Theresa May's proposal is a step in the right directionby Mark Dayan / October 5, 2018 / Leave a comment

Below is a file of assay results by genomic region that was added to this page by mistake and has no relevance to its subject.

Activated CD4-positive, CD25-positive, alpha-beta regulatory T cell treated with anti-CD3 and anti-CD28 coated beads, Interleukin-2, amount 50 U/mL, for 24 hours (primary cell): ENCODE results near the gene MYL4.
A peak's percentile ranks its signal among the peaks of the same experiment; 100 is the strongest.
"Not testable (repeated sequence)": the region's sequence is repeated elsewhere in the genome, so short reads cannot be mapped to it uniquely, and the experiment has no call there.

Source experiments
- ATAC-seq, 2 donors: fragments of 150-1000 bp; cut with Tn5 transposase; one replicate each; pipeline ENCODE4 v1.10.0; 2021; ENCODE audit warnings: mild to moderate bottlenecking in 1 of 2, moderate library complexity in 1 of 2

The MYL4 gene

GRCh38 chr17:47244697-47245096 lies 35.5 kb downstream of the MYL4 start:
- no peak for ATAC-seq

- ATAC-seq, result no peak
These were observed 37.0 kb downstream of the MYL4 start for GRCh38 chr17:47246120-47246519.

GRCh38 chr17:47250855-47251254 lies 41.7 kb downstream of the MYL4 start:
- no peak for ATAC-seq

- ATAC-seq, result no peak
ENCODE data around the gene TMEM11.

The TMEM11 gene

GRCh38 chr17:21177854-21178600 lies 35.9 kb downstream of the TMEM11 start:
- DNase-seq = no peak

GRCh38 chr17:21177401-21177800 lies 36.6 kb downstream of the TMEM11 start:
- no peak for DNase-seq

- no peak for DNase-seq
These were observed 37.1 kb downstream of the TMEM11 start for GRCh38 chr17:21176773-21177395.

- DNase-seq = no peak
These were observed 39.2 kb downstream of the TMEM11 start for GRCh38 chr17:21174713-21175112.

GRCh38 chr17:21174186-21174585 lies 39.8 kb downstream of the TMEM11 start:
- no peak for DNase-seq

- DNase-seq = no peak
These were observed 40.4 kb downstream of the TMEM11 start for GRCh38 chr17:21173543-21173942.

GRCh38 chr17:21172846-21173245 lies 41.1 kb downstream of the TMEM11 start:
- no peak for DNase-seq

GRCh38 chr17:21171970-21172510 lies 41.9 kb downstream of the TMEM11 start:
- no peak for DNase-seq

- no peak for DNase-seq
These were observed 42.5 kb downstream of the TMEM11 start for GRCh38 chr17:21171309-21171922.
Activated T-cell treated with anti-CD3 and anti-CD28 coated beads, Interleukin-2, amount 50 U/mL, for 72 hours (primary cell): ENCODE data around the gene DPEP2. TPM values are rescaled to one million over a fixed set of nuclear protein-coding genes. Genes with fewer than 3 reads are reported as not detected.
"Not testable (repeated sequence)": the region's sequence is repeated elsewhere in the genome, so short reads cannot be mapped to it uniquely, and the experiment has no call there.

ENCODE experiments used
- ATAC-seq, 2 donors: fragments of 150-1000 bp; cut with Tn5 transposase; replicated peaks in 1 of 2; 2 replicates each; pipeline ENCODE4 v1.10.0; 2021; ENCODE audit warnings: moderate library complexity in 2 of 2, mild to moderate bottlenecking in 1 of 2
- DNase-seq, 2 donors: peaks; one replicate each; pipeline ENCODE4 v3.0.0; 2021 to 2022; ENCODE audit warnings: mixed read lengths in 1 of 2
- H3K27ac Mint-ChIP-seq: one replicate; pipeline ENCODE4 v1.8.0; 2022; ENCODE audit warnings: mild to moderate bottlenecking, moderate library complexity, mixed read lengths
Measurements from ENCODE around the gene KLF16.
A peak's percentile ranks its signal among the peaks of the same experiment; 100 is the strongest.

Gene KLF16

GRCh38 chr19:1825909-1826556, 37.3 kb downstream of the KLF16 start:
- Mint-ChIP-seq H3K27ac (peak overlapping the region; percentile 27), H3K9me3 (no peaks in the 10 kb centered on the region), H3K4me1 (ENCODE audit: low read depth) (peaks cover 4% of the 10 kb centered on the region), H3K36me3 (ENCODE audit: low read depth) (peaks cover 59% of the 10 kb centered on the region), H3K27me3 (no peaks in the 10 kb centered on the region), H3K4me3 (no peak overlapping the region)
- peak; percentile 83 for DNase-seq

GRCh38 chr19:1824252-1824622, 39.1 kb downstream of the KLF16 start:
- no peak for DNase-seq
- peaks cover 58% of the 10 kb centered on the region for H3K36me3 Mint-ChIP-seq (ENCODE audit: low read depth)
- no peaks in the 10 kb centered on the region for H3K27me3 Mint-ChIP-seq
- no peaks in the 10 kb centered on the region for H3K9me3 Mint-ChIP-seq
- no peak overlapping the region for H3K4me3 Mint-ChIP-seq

Photo: Anthony Devlin/PA Wire/PA Images Conservative Party conference was dominated by firm views on the government’s Chequers plan for the UK’s future relationship with the EU. Boris Johnson called it “humiliating”, “dangerous” and “unstable”: the prime minister responded by saying his alternatives tore up guarantees to the people of Northern Ireland. All this can seem a long way from the nuts and bolts of what Brexit means for the NHS and life sciences in the UK. But the Chequers plan is a detailed and complicated compromise between factions in government, published as a white paper in July. We can actually look in some detail at the pros and cons for healthcare in the UK—and, crucially, how likely they are to make it through negotiations. The proposals laid out in the Chequers white paper are far from perfect from the point of view of health and social care. Above all, by ending the free movement of people, the plan would allow measures that worsen staffing problems. But future leaders could always decide to keep the door open. And taken in isolation, other proposals in the white paper would in fact solve at least two of the major problems patients would face under harder forms of Brexit. The first is the prospect of leaving the European system of medicines approval. This would mean new drugs being introduced later in the UK, practical difficulties and costs from setting up two regulatory systems in place of one, and disruption to the processes of the medicines industry. Closely related is UK involvement in the streamlined new EU system of clinical trials: fear about departure from this appears already to have led to the cancellation of at least one trial in Scotland. The Chequers plan answers this by setting out an aim that the UK will continue to “participate” in the European Medicines Agency, and to access “all the current routes to market” that it oversees. It also implies a degree of further alignment on clinical trials, and aims for the UK still being considered by the body in charge of overseeing supplies of radioisotopes, where we depend on EU imports for the most often used substance. The second is the prospect of losing access to the EU’s reciprocal healthcare schemes which facilitate care across borders. This would mean no more European Health Insurance Cards which provide cover to travellers, valued especially by those with long term illness who would otherwise find insurance difficult to secure. It would also end the S1 scheme which provides for people to settle abroad and access healthcare. In the UK, most people who use this are pensioners who want to retire abroad. It gives them additional options and means they do not require the capacity of the NHS. Again, Chequers is unequivocal in pledging to seek continued access—not just for those already using these initiatives, but for future generations as well. The problem is that Chequers represents not a settled agreement but a proposal for negotiation. And these benefits to the NHS fall into what appears to be the crumple zone of the UK’s propositions: a part of the plan which almost nobody expects the other side to simply accept. The white paper’s model for regulation after Brexit is based on the principle that the UK will continue to follow the same rules as the EU for goods (including medicines) and for some other areas. This will enable it to continue to trade without regulatory checks, and provide a legal basis for taking part in EU agencies and programmes. But it will not be bound by EU rules for services like banking, or by rules for the free movement of people. Leaders of EU institutions and large member states have repeatedly objected to this idea. They do not want to divide the EU’s “four freedoms”—goods, capital, labour, and services. Voices in the UK may point out that this principle has not been absolute in the past: the EU has signed agreements with other countries that split the four freedoms. But ultimately this is not a legal debate, but a negotiation where the EU is the larger party. And every indication is that the “integrity of the single market” is a strong priority. The EU’s formal negotiating guidelines for the future relationship state simply that “the four freedoms are indivisible.” European Commission President Donald Tusk said all member state leaders had agreed at the Salzburg summit last month that the economic element of Chequers “will not work. Not least because it risks undermining the single market.” On a practical note, some EU leaders also fear that this sort of cherry-picking would allow UK companies an unfair advantage: dodging some of the rules that bind their counterparts, while still having the right to export freely. Of course, if splitting out goods from services is a tricky sell, opting into the reciprocal healthcare system while being exempt from wider rules on people and services risks looking like cherry-picking squared. We appear to be looking at a situation where the broad positions laid out in the Chequers plan could preclude specific solutions that are best for healthcare. Of course, it is not yet too late to reach a compromise that could put these back on the table. Key proposals next week from London and Brussels should give us some sense of what would be required. For the UK government, it would probably mean agreeing to alignment in more areas, perhaps many more: something which would also help with several other difficulties Brexit brings for the NHS. Securing the benefits of Chequers would also require compromise on the part of the various EU bodies and, perhaps most of all, the British parliament. If these parties put the interests of patients first, there is nothing fundamentally impossible about the proposals in Chequers on medicines, medical devices and reciprocal healthcare. Sadly, we cannot be certain that this is the spirit in which the final stage of negotiations will be approached.